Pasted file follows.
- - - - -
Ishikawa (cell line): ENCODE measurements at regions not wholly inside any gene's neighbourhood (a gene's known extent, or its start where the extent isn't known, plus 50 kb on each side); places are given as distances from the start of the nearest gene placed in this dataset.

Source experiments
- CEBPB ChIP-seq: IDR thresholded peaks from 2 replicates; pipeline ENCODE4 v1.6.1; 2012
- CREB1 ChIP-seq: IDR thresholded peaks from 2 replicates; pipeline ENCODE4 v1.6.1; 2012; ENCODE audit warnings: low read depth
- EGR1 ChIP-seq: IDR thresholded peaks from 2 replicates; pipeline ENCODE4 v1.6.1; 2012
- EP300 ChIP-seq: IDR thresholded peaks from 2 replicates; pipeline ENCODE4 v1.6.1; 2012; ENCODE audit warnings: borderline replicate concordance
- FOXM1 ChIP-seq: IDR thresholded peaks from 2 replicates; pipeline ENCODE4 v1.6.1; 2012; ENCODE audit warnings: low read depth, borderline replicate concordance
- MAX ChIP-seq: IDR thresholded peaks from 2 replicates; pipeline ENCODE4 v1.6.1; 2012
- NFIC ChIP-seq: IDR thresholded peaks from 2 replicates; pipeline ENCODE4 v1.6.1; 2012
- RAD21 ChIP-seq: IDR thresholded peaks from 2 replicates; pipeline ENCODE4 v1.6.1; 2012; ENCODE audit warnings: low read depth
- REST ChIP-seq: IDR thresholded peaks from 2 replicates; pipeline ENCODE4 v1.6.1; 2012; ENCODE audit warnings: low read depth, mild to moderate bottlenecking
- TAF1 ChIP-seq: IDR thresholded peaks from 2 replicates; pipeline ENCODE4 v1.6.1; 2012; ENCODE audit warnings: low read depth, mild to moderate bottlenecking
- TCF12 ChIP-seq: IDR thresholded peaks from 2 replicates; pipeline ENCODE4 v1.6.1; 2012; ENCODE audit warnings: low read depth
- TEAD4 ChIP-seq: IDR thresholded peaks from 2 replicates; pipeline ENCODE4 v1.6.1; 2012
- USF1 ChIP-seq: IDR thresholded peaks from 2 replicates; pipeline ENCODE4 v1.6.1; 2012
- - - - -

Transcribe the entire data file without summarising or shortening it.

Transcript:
Ishikawa (cell line): ENCODE measurements at regions not wholly inside any gene's neighbourhood (a gene's known extent, or its start where the extent isn't known, plus 50 kb on each side); places are given as distances from the start of the nearest gene placed in this dataset.

Source experiments
- CEBPB ChIP-seq: IDR thresholded peaks from 2 replicates; pipeline ENCODE4 v1.6.1; 2012
- CREB1 ChIP-seq: IDR thresholded peaks from 2 replicates; pipeline ENCODE4 v1.6.1; 2012; ENCODE audit warnings: low read depth
- EGR1 ChIP-seq: IDR thresholded peaks from 2 replicates; pipeline ENCODE4 v1.6.1; 2012
- EP300 ChIP-seq: IDR thresholded peaks from 2 replicates; pipeline ENCODE4 v1.6.1; 2012; ENCODE audit warnings: borderline replicate concordance
- FOXM1 ChIP-seq: IDR thresholded peaks from 2 replicates; pipeline ENCODE4 v1.6.1; 2012; ENCODE audit warnings: low read depth, borderline replicate concordance
- MAX ChIP-seq: IDR thresholded peaks from 2 replicates; pipeline ENCODE4 v1.6.1; 2012
- NFIC ChIP-seq: IDR thresholded peaks from 2 replicates; pipeline ENCODE4 v1.6.1; 2012
- RAD21 ChIP-seq: IDR thresholded peaks from 2 replicates; pipeline ENCODE4 v1.6.1; 2012; ENCODE audit warnings: low read depth
- REST ChIP-seq: IDR thresholded peaks from 2 replicates; pipeline ENCODE4 v1.6.1; 2012; ENCODE audit warnings: low read depth, mild to moderate bottlenecking
- TAF1 ChIP-seq: IDR thresholded peaks from 2 replicates; pipeline ENCODE4 v1.6.1; 2012; ENCODE audit warnings: low read depth, mild to moderate bottlenecking
- TCF12 ChIP-seq: IDR thresholded peaks from 2 replicates; pipeline ENCODE4 v1.6.1; 2012; ENCODE audit warnings: low read depth
- TEAD4 ChIP-seq: IDR thresholded peaks from 2 replicates; pipeline ENCODE4 v1.6.1; 2012
- USF1 ChIP-seq: IDR thresholded peaks from 2 replicates; pipeline ENCODE4 v1.6.1; 2012